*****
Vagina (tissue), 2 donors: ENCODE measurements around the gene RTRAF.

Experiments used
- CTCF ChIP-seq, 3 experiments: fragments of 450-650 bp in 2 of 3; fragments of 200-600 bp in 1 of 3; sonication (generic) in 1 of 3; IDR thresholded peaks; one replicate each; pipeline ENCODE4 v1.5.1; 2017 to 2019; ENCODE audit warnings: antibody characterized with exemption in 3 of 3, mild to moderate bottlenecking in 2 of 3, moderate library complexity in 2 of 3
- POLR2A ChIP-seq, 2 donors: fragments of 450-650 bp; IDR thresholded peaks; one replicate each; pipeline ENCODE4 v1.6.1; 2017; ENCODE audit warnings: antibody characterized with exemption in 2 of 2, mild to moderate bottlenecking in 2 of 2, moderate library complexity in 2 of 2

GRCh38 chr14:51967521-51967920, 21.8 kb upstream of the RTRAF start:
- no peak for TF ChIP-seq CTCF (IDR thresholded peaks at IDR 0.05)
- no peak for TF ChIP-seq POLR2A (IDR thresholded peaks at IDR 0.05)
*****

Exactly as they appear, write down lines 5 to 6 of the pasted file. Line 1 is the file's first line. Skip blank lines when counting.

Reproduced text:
GRCh38 chr14:51967521-51967920, 21.8 kb upstream of the RTRAF start:
- no peak for TF ChIP-seq CTCF (IDR thresholded peaks at IDR 0.05)